Restoring the Great Lakes In Our National Parks
This report highlights the successful and critical role that the National Park Service plays in restoring the Great Lakes, safeguarding public health, creating jobs, and protecting these special places belonging to all Americans.
National parks are windows to our past, homes to some of our rarest plants and wildlife, and places where every American can go to find inspiration, peace and open space.
Our national parks protect more than 620 miles of Great Lakes shoreline including beautiful estuaries, beaches, dunes, and wetlands. These parks hold tremendous biological, historical, and recreational value to more than six million visitors each year. And these national parks are economic generators for Great Lakes communities. According to the National Park Service, every dollar invested in park operations generates about $10 to local communities, and every two Park Service jobs yields one outside the park.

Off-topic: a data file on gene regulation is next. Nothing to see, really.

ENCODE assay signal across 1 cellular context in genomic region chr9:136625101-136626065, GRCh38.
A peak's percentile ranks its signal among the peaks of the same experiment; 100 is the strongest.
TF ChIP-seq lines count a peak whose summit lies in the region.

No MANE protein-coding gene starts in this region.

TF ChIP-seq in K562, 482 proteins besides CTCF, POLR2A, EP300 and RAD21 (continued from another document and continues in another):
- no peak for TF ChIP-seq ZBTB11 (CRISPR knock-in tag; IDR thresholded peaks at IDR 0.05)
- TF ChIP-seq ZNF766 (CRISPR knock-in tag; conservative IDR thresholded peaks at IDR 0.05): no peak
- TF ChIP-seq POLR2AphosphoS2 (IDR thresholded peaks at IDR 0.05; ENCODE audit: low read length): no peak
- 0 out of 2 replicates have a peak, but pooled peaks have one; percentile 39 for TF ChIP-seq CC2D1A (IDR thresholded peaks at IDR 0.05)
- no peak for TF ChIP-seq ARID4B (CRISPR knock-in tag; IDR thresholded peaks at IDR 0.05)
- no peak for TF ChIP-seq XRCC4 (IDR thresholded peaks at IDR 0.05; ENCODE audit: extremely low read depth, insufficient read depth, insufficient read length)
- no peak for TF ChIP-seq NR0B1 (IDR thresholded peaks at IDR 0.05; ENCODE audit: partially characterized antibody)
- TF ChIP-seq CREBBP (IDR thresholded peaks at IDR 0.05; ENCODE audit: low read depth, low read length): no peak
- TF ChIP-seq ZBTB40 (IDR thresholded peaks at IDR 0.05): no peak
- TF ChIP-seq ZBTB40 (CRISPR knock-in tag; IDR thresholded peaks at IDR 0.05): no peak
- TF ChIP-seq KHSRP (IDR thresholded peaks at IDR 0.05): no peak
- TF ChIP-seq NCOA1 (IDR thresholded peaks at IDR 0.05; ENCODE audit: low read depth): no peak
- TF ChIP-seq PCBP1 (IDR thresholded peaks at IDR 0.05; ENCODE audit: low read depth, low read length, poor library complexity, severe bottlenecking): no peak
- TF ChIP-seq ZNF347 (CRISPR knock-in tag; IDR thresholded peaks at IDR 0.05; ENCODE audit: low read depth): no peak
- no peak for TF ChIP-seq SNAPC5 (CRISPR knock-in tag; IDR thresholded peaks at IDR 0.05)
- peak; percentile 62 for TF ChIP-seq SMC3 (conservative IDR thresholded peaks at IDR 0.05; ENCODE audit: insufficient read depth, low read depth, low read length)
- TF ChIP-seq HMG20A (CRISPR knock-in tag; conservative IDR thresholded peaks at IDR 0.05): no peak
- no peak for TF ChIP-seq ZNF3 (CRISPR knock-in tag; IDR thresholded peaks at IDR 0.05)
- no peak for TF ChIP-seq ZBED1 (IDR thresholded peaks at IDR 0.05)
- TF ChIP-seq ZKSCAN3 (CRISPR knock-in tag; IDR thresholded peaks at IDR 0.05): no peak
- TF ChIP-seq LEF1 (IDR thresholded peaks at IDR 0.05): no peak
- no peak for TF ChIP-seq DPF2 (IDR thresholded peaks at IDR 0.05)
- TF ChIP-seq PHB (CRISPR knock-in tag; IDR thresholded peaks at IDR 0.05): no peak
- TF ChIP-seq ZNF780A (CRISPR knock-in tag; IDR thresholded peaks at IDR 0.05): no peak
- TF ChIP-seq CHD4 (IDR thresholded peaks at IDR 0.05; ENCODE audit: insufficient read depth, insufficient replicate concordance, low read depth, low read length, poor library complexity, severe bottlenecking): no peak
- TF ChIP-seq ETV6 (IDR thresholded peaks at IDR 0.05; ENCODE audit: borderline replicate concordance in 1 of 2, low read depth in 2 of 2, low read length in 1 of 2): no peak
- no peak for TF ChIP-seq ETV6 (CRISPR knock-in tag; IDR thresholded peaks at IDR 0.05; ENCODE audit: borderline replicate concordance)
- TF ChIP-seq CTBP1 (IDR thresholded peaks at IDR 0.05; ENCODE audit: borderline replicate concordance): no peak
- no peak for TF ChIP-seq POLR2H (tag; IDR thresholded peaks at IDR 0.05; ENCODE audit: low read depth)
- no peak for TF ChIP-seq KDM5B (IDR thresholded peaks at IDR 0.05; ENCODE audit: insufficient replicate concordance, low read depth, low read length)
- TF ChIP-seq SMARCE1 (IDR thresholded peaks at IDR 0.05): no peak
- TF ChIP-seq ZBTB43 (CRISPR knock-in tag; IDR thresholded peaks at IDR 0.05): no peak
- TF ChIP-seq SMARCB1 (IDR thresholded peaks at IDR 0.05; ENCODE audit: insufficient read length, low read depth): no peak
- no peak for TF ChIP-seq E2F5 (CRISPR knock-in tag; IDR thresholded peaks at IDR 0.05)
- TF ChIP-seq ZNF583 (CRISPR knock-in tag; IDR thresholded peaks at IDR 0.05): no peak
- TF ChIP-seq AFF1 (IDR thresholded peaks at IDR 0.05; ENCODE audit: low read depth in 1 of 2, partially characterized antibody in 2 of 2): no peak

But our national parks are home to invasive species, falling water levels, eroding shorelines, and contaminated lakes and rivers. The National Park Service is responding to these threats and to the importance of improving Great Lakes water quality with help from the Great Lakes Restoration Initiative (GLRI).
The GLRI provides the National Park Service with critical funding to respond to ecosystem needs in eight of our Great Lakes parks. To date, more than $18 million of GLRI funding has been allocated to the Park Service, and at a time when operational funding to our national parks has been cut, the GLRI has provided much-needed jobs for both the National Park Service and local communities to clean rivers and streams, remove invasive species, and restore shoreline wetlands.